Token Pinoy

>> Saturday, November 17, 2007

I have never partied with a multi-racial, multi-national, multi-cultural group before so when Nasser invited me to join a bunch of Qatar Living regulars I was a bit hesitant but I knew I would never pass on the chance.

Nasser was already at the bar, an Indian band was playing songs that didn't quite fit Qatar--covers of animal sounding bands anthems like Scorpions, Eagles, and Def Leppard. After introductions I was sure Nasser didn't pick the place (one flawless Oprah impression did the trick!).

I thought I'd feel out of place but the group was as warm as a freshly baked pie. There was an American, a Canadian, a couple of French guys, a Greek, a couple of Flips, and Nasser, the only Qatari. A few other fellows came and went, at some point there was an Indian and two Iranians (yes, there are gays in Iran). When the other Flips hopped to the hipper bar I instantly became the token Pinoy.

As the token Pinoy I played my part well, I asked a lot of questions, although shyly at first, then I eased up and talked to my neighbors. As the token Pinoy, I tried to crack a punchline every now and then. As the token Pinoy, I drank faster than everyone else--I keep forgetting that the tagay system did not apply there.

When the night ended, Nasser was so wasted but decided that shaving and having been compared to a Persian (cat, that is), were all worth it. He asked me if I was alright because he thought I seemed 'different' from the 'blogger' that he read and the 'blogger' in person. I could've showed him the first two minutes of The WineKone's Launch Party Afterthoughts had it been on Youtube already. He asked me if I had fun. I said I did.

I did. And I found out that being the token Pinoy wasn't such a big deal after all. It was just like having Nasser as the token Qatari, or Erin as the token Canadian, etc. In the end we were just a bunch of guys that probably didn't have anything in common except for a unified mission of having a good time.

By the next weekend, I was already working my way up as part of the regular cast and meeting other regulars as well, including a token Indian, a token Australian, a token Moroccan, a token Brazilian, a token...OUT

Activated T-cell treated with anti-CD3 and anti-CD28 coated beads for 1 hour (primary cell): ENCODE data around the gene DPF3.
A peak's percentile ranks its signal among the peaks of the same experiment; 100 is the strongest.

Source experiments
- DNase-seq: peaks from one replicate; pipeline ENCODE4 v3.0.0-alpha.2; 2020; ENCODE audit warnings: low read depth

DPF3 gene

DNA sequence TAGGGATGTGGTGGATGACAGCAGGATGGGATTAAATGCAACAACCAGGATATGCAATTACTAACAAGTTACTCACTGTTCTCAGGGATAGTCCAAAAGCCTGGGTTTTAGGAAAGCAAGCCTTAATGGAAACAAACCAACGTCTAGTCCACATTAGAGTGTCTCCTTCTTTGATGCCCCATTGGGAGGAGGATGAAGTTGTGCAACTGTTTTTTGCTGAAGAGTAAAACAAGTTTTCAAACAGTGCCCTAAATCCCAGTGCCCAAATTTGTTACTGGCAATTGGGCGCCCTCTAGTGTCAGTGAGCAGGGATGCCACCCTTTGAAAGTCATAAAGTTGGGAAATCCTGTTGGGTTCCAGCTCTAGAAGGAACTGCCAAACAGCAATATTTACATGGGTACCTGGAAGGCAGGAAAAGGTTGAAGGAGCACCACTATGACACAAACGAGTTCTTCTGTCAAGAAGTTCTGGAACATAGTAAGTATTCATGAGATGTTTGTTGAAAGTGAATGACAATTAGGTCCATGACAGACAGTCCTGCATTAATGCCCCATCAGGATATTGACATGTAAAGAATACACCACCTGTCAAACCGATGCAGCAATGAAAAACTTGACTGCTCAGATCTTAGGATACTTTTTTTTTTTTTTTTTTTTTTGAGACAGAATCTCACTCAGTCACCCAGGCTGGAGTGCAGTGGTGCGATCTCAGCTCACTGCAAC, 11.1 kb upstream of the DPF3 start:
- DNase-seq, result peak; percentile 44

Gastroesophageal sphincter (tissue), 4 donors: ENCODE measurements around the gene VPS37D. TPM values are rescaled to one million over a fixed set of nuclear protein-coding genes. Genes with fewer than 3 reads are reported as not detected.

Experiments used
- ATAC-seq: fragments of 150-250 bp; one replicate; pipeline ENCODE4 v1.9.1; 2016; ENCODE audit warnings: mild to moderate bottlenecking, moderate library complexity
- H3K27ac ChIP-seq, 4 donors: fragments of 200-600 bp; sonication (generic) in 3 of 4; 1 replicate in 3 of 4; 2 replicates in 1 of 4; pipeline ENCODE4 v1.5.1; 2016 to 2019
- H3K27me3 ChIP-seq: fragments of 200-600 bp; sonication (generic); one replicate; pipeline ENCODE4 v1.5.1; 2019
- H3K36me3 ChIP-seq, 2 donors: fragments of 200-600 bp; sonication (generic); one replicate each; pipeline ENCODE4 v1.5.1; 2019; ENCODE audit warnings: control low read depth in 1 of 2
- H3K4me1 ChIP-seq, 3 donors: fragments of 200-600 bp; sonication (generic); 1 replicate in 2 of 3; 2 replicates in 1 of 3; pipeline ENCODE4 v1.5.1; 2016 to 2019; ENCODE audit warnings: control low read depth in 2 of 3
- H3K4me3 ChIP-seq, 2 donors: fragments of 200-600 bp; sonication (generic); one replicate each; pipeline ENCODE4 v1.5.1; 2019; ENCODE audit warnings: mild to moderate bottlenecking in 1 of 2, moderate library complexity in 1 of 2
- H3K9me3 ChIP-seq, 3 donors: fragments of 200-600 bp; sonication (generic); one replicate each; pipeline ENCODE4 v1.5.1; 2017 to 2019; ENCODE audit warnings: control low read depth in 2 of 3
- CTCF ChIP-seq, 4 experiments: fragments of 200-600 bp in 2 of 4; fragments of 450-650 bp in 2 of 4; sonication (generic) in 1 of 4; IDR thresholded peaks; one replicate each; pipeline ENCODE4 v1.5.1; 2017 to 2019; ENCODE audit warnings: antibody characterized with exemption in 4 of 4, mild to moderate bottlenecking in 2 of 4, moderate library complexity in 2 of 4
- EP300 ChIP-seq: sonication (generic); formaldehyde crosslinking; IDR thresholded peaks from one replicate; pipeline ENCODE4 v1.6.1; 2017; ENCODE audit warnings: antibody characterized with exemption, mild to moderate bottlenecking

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Old Haunts

>> Thursday, November 1, 2007

It was a little over 3PM when we got to the cemetery, all ten of us, dressed in black and searching for a place to do a photo shoot. It was almost the end of the semester and the last of the Major subjects before some of us would go on to internship. Van's Advance Advertising group--composed entirely of our barkada--was named Witches and Wizards and we're doing the shoot for their company profile. Why I wasn't part of the group was because of my own idea. Our instructor wanted 9 members per group. I suggested we draw lots. My suggestion bit me.

By that time at the cemetery, we were already inseparable. People either loved or hated us but we didn't care. We made so much noise in Masscom, upped the department's standards (we believe that, but don't take my word for it) and shook the competition between ourselves and our classmates. Each of us had our own abilities to contribute to our growing group. Our backgrounds made us unique but our group moved as one.


Counterclockwise from right to left: Jasbabe the Diva, Anthony the Performer, Ruby Jane the Beauty, Jap the Writer, Haguia the Brain, Arnold the DJ, Gio the Rockstar, Carole the VJ, Van the Model, and Mae Ann the Politician.


Our group broke stereotypes at school, we aspired for innovation in our work and never settled for anything less. What was impossible was achievable as long as we helped each other. It was almost hard to believe that a group of friends could be intelligent, talented, creative, popular, beautiful, spiritual and still know how to party.

It wasn't always fun. We had our share of fights, misunderstandings, debates, stand-offs and cold bouts but we'd always kiss and make-up no matter how short or long it took.

A year after the cemetery pictorial, our group grew bigger as more people joined us--Bien the Diplomat, Don the Partymeister, and Derf the Joker but he's a TV personality now so all respect should be given to him. There are several other people but the ones I mentioned are essentially the heart and soul of our barkada, our second family, at least that's how I saw it.



One blog post is not enough to summarize our group's colorful history so I'll just end it with a video from the Jologs archives. We are not dead but in this season of remembrance the departed are not the only ones worth remembering.OUT

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Abre Los Ojos

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Thirtysomething educator who holds the secret to the meaning of life. =P

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